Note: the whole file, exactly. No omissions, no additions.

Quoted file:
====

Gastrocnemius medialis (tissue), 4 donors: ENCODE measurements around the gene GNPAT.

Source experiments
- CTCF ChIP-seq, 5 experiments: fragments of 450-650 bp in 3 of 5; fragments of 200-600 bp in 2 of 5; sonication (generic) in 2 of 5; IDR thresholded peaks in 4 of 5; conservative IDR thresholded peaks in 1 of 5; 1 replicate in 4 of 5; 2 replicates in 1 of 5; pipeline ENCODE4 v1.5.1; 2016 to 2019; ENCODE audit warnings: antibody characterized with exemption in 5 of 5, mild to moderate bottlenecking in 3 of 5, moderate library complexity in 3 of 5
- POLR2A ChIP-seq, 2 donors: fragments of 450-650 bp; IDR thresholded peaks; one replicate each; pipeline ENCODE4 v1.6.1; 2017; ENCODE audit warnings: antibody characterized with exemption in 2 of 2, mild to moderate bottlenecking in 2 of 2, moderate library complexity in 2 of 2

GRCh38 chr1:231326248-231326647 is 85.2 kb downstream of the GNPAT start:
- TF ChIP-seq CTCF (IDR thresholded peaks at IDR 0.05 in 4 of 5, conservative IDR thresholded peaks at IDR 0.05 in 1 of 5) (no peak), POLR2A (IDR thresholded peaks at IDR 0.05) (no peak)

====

Gastrocnemius medialis (tissue), 4 donors: ENCODE measurements around the gene GNPAT.

Source experiments
- CTCF ChIP-seq, 5 experiments: fragments of 450-650 bp in 3 of 5; fragments of 200-600 bp in 2 of 5; sonication (generic) in 2 of 5; IDR thresholded peaks in 4 of 5; conservative IDR thresholded peaks in 1 of 5; 1 replicate in 4 of 5; 2 replicates in 1 of 5; pipeline ENCODE4 v1.5.1; 2016 to 2019; ENCODE audit warnings: antibody characterized with exemption in 5 of 5, mild to moderate bottlenecking in 3 of 5, moderate library complexity in 3 of 5
- POLR2A ChIP-seq, 2 donors: fragments of 450-650 bp; IDR thresholded peaks; one replicate each; pipeline ENCODE4 v1.6.1; 2017; ENCODE audit warnings: antibody characterized with exemption in 2 of 2, mild to moderate bottlenecking in 2 of 2, moderate library complexity in 2 of 2

GRCh38 chr1:231326248-231326647 is 85.2 kb downstream of the GNPAT start:
- TF ChIP-seq CTCF (IDR thresholded peaks at IDR 0.05 in 4 of 5, conservative IDR thresholded peaks at IDR 0.05 in 1 of 5) (no peak), POLR2A (IDR thresholded peaks at IDR 0.05) (no peak)